In lieu of watching the Astros lose yet another close game, I decided to watch the 200th episode of Stargate SG-1. I must say it was a fun episode and they took shots at a lot of different SF TV shows as well as themselves.I remember watching SG-1 way back when it first started on Showtime and not really getting into it. So, my question is, did the show get better and did I miss anything worthwhile? I see its been on the air for 10 years so someone must like it quite a bit. Now it’s up to you, our loyal readers, to convince me, or not, to watch, or not, Stargate SG-1.

A bit more info for you, I saw the original Stargate movie in the theaters with my brother and, while I thought it was a decent enough flick, I left feeling somewhat underwhelmed.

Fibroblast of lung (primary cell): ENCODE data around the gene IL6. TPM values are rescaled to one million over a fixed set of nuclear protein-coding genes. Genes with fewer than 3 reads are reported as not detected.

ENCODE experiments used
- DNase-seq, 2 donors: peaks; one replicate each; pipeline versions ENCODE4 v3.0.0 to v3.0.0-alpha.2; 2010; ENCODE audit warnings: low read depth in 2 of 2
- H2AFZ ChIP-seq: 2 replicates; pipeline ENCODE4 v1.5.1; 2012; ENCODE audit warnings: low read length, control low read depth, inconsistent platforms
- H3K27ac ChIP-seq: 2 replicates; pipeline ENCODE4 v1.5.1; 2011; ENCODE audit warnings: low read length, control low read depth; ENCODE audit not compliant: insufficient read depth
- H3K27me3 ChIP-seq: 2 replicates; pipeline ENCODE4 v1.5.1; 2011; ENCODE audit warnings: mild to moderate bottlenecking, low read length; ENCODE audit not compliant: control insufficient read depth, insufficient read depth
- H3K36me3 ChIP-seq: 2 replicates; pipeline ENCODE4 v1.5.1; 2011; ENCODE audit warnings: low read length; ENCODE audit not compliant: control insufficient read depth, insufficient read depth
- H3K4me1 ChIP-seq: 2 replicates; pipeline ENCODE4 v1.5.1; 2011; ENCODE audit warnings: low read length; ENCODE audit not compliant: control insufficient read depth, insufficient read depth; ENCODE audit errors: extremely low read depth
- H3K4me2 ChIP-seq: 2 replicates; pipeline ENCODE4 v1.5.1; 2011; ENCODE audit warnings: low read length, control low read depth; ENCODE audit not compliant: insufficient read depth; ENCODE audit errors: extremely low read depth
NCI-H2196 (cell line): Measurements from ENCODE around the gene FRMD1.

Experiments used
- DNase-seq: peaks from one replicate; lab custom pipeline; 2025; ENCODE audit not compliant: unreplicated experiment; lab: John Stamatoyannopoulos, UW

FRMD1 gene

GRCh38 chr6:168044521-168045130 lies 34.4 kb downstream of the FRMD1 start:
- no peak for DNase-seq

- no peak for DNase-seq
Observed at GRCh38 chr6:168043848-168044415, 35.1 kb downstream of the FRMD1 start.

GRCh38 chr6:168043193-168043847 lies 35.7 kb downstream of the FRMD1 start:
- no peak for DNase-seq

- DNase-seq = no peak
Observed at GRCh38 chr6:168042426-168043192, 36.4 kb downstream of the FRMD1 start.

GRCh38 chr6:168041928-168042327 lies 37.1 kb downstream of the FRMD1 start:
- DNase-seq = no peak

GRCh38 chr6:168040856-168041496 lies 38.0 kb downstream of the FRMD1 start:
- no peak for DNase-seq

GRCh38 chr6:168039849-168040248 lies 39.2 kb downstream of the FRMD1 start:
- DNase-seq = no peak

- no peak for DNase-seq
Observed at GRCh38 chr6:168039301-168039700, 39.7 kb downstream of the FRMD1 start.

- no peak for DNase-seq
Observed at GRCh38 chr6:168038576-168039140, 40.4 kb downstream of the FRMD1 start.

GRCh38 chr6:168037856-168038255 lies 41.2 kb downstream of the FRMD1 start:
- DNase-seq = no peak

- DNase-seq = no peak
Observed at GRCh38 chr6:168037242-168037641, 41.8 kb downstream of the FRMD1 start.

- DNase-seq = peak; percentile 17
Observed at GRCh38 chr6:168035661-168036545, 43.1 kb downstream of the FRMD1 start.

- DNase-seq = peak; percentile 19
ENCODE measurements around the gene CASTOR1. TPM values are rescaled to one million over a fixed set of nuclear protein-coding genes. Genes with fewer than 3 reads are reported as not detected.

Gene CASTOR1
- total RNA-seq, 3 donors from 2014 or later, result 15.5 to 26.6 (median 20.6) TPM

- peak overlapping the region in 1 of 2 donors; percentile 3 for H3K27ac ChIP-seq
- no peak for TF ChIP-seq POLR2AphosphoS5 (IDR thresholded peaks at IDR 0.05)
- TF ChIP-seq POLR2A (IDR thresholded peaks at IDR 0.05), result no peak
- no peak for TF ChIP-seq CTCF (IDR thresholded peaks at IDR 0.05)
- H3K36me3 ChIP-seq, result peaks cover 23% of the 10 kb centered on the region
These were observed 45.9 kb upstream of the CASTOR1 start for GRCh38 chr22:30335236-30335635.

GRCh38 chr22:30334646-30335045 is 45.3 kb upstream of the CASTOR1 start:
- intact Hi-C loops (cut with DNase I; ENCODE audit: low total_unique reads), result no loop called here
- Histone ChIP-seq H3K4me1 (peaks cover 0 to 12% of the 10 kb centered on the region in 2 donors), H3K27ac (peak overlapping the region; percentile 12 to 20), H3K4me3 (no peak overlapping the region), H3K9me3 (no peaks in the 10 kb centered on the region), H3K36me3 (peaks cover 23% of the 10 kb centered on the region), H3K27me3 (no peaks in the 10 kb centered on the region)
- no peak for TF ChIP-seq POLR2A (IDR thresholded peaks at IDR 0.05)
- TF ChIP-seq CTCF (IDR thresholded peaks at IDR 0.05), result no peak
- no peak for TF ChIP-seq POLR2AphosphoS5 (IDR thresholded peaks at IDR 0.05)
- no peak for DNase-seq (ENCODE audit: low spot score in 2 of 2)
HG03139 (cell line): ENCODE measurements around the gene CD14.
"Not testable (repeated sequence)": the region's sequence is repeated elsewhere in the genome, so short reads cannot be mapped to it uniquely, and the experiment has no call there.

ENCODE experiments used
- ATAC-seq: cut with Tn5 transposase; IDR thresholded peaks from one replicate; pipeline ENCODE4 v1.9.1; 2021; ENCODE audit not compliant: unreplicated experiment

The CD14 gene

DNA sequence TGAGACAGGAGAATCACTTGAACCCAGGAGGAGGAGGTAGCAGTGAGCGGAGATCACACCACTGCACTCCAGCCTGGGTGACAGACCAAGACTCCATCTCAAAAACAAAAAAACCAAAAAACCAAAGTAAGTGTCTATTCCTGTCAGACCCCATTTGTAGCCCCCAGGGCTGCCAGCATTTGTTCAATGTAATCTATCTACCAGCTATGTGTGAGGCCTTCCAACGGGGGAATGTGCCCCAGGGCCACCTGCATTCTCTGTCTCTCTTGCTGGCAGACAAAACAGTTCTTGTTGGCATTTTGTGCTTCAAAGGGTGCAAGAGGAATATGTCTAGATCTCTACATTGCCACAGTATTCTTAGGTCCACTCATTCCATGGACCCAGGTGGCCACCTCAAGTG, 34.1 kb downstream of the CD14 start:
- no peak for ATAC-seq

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SF Tidbits for 8/19/06

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Shat on a Hot Tin Roof

Just a reminder…

Comedy Central is airing the Roast of William Shatner this weekend. It looks promising, if the preview videos are any indication.

In an interesting bit of “The Internet is Everywhere”, the website I-Sci-Fi covered the show and is already offering mp3 downloads of their coverage in two parts.

[I-Sci-Fi link via SFFAudio]

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Thankfully, JP has been providing more than his share of reviews this week, because I’m in the middle of reading not one, but two huge anthologies: The Year’s Best Science Fiction Twenty-Third Annual Collection (edited by Gardner Dozois) and The Space Opera Renaissance (edited by David G. Hartwell and Kathryn Cramer). Both are quite enjoyable but, alas, reading them together means taking longer to post my own reviews – for which our discerning audience is obviously anxiously awaiting.